Umaid Bhavan Palace

Umaid Bhawan Palace, located at Jodhpur in Rajasthan, India, is one of the world's largest private residences. A part of the palace is managed by Taj Hotels. Named after Maharaja Umaid Singh, grandfather of the present owners of the palace, this monument has 347 rooms and serves as the principal residence of the erstwhile Jodhpur royal family.

Umaid Bhawan Palace was called Chittar Palace during its construction due to its location on Chittar Hill, the highest point in Jodhpur. Ground for the foundations of the building was broken on 18 November 1929 by Maharaja Umaid Singh and the construction work was completed in 1943.


Built on the Chittar Hill in southeastern area of the Jodhpur, construction employed more than 5000 men for fifteen years. The building does not use mortar or cement to bind stones together; all of its pieces are carved stones joined together by a system of carved, interlocking positive and negative pieces. A specially constructed train line was used to transport these large blocks of stone. Umaid Bhavan is designed in such a manner that it always maintains the temperature at approximately 23 degrees Celsius.

The palace grounds cover 26 acres (10.5 ha), out of which the constructed area covers 3.5 acres (1.4 ha) while 15 acres (6.1 ha) are devoted to the lawns.

Designed by renowned Edwardian architect Henry Vaughan Lanchester and Indian architect Budhmal Rai, the palace is a blend of Indian and European architectural influences. The building's prominent central dome, a majestic 105-foot (32 m) high cupola, is influenced by the Renaissance, while the towers draw inspiration from Rajput tradition. The project was to cost the Maharaja Rs 94,51,565. The resident engineer for this project was Hiranand U. Bhatia. The interiors for the palace were designed by Maples of London, however, in 1942 the ship transporting them was sunk by the Germans. As a result, the Maharaja employed the services of a Polish interior designer Stefan Norblin. The lavish interiors with gilt furniture and elegant artwork follow the Art Deco style, complemented by the exotic murals of the self-exiled Polish artist Stefan Norblin. The new Chittar Palace was a fitting tribute to its ancestor, the imposing and majestic Meherangarh Fort, which was built by Rao Jodha and has never been conquered by force of arms.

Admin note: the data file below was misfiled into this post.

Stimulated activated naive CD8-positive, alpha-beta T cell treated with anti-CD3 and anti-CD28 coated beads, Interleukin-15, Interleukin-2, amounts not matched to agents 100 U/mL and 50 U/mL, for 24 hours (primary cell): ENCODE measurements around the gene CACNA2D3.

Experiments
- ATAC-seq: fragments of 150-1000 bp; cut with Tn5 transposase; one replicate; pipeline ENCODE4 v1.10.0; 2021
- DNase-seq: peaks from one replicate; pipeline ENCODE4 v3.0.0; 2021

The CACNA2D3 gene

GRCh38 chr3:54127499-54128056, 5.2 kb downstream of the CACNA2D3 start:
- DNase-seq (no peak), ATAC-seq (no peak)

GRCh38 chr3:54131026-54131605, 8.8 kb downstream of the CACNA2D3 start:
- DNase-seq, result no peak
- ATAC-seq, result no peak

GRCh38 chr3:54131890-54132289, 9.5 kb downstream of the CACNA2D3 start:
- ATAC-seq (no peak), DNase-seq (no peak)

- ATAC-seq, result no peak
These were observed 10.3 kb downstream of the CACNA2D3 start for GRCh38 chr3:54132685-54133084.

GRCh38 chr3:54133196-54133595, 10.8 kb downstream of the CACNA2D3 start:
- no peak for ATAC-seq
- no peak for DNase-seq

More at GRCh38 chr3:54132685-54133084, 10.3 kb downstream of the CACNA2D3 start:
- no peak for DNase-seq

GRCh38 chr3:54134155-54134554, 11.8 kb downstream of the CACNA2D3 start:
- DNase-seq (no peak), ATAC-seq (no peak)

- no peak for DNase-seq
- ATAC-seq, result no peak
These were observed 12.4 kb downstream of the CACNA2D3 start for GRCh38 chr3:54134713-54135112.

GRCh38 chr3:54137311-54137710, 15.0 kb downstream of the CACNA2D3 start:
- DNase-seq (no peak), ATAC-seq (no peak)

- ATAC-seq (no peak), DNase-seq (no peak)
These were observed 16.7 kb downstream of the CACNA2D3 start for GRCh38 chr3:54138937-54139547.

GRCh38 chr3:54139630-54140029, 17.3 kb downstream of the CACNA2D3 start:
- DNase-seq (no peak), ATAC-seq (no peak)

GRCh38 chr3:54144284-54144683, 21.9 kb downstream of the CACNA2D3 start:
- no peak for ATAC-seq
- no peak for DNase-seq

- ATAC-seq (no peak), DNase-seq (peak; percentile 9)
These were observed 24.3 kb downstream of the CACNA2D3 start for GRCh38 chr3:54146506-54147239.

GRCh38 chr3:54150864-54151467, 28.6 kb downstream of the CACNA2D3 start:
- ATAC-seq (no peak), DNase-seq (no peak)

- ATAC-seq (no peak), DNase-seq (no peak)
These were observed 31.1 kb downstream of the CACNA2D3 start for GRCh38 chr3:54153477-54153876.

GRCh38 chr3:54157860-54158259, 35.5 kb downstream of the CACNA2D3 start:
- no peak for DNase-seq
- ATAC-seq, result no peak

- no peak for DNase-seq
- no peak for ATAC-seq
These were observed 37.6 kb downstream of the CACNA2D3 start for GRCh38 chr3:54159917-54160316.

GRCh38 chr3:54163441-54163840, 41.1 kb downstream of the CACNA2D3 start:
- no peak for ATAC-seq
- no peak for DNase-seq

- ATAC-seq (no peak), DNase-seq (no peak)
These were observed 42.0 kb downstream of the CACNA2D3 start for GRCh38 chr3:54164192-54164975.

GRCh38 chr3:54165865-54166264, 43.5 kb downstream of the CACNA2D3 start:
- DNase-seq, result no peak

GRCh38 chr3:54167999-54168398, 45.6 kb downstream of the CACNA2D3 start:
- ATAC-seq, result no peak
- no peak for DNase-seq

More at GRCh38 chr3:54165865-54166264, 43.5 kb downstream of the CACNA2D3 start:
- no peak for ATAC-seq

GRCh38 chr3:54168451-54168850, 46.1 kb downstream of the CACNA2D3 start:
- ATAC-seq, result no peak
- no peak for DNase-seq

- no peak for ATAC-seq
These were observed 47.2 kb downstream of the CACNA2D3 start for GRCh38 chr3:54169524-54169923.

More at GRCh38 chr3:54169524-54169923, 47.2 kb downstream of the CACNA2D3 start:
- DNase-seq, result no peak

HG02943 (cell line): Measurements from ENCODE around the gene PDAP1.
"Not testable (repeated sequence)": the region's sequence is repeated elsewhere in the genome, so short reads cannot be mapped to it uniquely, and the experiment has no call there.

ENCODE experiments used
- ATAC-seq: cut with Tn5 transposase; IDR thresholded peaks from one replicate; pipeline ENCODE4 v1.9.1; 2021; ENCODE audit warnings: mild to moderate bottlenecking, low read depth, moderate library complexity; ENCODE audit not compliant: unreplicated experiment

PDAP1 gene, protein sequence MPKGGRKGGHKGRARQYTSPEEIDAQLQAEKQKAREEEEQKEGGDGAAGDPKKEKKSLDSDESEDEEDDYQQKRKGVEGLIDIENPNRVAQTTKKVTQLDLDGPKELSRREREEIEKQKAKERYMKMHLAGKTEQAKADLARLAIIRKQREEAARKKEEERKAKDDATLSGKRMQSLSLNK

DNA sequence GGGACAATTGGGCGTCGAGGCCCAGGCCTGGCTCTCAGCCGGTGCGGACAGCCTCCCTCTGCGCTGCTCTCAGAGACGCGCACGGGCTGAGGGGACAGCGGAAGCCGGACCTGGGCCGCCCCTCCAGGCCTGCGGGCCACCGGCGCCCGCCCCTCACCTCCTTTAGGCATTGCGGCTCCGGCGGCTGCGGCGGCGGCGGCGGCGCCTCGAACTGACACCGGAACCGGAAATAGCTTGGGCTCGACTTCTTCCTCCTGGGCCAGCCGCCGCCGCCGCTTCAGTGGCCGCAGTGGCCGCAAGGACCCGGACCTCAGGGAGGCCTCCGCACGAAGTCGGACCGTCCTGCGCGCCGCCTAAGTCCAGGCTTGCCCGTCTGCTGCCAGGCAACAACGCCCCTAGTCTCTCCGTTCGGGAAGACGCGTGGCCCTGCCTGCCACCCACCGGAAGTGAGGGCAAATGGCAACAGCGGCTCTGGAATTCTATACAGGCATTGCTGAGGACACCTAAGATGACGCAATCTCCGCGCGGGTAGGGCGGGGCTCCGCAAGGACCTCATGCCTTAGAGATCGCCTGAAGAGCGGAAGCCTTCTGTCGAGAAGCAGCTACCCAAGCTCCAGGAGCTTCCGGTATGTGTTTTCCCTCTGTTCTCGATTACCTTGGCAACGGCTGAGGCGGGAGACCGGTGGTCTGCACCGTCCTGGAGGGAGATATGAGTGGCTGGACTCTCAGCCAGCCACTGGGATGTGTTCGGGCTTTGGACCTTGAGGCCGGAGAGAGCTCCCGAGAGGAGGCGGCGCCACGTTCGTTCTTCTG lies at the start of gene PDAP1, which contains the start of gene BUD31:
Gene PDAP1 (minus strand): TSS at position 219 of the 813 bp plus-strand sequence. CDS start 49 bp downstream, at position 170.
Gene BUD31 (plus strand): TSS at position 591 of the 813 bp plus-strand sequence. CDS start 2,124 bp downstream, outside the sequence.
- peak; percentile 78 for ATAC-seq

History of the Palace

The lead project that would usher Jodhpur into the twentieth century was to be the new palace. It had to be large enough, grand enough, breathtaking enough to deserve taking the place of Mehrangarh Fort as the symbol of Jodhpur. In 1924, the Maharaja met with Henry Vaughn Lanchester. He had spent decades travelling the world as architect and town planner, and was no stranger to the traditions of Hindu architecture. While discussing his vision for the palace, Lanchester outlined his strong stand against the Mughal aesthetic, arguing that the States of Rajasthan came under Muslim domination only to a limited extent, and their traditions very rarely made use of Mughal features. Umaid Singh knew he had found his man.

Determined to incorporate the traditions and unique world view of the land in his concept, Lanchester looked to the Hindu mountain temples for his inspiration behind Umaid Bhawan Palace. While his palace may have been inspired by tradition, it was, at the insistence of the forward-thinking monarch, built on the cutting edge of progress.

The eclectic blend of art deco and millennia-old Hindu architectural traditions is still a powerful symbol of the Rathore clan's identity. While Mehrangarh was, in the words of Kipling, “the work of Angels, Fairies and Giants”, Umaid Bhawan is, in the words of an anonymous poet, “a majestic, handsome warrior, his arms spread wide for a loving embrace.”

Present status

The present owner of the Palace is Gaj Singh. The Palace is divided into three functional parts - a luxury Taj Palace Hotel (in existence since 1972), the residence of the erstwhile royal family, and a Museum focusing on the 20th century history of the Jodhpur Royal Family. The opening hours of this museum are 9 am to 5 pm.

Building Activity

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